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World War 1

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Columbia Southern University
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Running head: WORLD WAR I 1
World War I
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WORLD WAR I 2
Question 1
During World War I, warring parties required a massive amount of capital and resources
to sustain soldiers on the battlefield. In the initial years of the war, the United States was a
neutral stakeholder that did not directly participate in the conflict (Coffman, 2014). The warring
powers had exhausted their resources and needed provisions for their armies that were in combat.
They obtained these resources and provisions from the U.S., thereby boosting the country’s
economy. The high demand for provisions during the initial years of the war boosted the U.S
exports greatly. Thus, the country sold most exports to Allied powers, including Britain, France,
and Russia. Among its key exports were cotton, rubber, machinery, wheat, and automobiles. For
this reason, the war boosted the country’s economy by increasing demand for its domestic goods.
While the U.S economy grew rapidly during the initial years of the First World War, it
started to decline upon entry into the war. The country needed soldiers and supplies to sustain its
army abroad upon declaring her intentions to enter the war. Americans who had been working in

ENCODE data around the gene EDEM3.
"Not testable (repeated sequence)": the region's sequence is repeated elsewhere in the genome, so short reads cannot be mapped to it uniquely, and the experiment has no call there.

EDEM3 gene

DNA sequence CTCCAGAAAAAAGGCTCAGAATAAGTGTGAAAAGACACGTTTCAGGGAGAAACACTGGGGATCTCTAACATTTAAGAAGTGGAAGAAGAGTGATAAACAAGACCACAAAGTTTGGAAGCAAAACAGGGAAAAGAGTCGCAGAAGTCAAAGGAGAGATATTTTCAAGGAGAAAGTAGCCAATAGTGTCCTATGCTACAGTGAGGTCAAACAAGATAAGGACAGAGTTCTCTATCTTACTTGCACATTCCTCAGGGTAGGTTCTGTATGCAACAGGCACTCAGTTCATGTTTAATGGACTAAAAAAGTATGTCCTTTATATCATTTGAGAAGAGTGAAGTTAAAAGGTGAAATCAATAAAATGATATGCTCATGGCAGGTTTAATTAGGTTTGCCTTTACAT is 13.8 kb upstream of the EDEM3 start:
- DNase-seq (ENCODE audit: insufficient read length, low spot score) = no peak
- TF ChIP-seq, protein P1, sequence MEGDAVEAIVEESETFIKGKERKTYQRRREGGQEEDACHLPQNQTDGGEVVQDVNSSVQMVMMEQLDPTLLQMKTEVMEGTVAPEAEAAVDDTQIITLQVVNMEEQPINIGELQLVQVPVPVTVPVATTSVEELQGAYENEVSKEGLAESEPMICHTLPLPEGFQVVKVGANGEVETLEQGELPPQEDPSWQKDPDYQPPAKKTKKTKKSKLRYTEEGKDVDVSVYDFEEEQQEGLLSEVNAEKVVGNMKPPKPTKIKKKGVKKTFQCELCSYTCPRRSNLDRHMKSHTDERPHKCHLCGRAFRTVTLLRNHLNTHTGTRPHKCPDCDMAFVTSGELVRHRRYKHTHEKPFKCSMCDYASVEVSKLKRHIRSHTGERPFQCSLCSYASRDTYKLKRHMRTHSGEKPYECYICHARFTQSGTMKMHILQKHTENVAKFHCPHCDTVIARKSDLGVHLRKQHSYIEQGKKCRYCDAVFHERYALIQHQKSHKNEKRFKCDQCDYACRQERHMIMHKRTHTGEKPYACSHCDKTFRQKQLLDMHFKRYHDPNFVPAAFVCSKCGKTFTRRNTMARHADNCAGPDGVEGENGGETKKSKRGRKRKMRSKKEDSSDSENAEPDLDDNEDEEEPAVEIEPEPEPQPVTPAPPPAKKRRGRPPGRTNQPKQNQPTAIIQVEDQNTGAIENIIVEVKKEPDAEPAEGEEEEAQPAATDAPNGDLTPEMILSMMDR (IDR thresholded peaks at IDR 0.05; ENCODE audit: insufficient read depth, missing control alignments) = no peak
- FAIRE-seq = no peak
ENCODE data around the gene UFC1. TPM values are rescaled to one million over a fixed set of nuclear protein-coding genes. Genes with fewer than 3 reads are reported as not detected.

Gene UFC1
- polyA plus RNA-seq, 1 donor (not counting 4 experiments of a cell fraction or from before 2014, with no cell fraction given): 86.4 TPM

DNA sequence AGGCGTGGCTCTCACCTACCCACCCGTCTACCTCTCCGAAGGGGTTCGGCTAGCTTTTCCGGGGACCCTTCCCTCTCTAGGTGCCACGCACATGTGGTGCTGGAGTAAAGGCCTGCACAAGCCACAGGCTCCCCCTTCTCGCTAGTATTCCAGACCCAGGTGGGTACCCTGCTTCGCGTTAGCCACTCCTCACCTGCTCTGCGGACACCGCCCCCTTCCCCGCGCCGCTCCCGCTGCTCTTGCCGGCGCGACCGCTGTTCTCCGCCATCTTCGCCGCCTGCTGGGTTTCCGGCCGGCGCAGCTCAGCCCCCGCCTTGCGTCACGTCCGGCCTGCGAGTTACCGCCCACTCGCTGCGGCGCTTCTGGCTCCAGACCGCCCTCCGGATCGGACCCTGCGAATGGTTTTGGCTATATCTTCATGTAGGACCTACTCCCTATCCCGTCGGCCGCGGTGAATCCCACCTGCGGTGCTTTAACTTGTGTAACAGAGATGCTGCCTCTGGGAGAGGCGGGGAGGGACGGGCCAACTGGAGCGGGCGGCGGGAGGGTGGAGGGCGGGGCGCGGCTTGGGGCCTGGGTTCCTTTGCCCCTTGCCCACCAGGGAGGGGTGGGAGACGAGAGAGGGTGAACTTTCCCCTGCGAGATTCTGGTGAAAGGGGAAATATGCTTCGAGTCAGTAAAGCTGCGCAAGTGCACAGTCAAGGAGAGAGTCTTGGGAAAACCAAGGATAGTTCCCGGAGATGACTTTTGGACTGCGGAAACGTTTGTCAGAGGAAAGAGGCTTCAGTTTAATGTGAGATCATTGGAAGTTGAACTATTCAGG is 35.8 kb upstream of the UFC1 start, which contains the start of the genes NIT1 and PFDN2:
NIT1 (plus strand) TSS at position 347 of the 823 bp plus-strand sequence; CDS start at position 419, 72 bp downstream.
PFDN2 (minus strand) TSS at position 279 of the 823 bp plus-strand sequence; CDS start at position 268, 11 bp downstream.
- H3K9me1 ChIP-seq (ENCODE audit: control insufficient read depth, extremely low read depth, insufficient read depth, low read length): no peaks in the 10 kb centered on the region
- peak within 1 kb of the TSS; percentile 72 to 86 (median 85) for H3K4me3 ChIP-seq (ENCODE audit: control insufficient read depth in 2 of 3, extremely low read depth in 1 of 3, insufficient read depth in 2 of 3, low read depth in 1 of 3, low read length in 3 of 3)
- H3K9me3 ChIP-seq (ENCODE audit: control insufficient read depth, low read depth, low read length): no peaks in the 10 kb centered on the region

the production industries had to leave their jobs to join the military, leading to decreased
productivity. To compensate for the reduced labor force, American women entered the
workforce to sustain the country’s war efforts. The country spent huge amounts of resources and
money to sustain military personnel in combat and manufacture machinery for the war. It had to
increase taxes on cooperations to fulfill part of its huge financial deficit. Therefore, World War I
had positive and negative effects on America’s economy.
Question 2
European powers believed that the U.S was a developing young nation and, thus, its
contribution to the war effort was purely for economic purposes. The countries assumed that
America engaged in the war effort to assist it in recovering from previous conflicts. Germans

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Running head: WORLD WAR I 1 World War I Student’s Name Institutional Affiliation WORLD WAR I 2 Question 1 During World War I, warring parties required a massive amount of capital and resources to sustain soldiers on the battlefield. In the initial years of the war, the United States was a neutral stakeholder that did not directly participate in the conflict (Coffman, 2014). The warring powers had exhausted their resources and needed provisions for their armies that were in combat. They obtained these resources and provisions from the U.S., thereby boosting the country’s economy. The high demand for provisions during the initial years of the war boosted the U.S exports greatly. Thus, the country sold most exports to Allied powers, including Britain, France, and Russia. Among its key exports were cotton, rubber, machinery, wheat, and automobiles. For this reason, the war boosted the country’s economy by increasing demand for its domestic goods. While the U.S economy grew rapidly during the initial years of the First World War, it started to decline upon entry into the war. The country needed soldiers and supplies to sustain its army abroad upon declaring her intentions to enter the war. Americans who had been working in the production industries had to leave their jobs to join the military, leading to decreased productivity. To compensate for the reduced labor force, American women entered the workforce to sustain the country’s war efforts. The country spent huge ...
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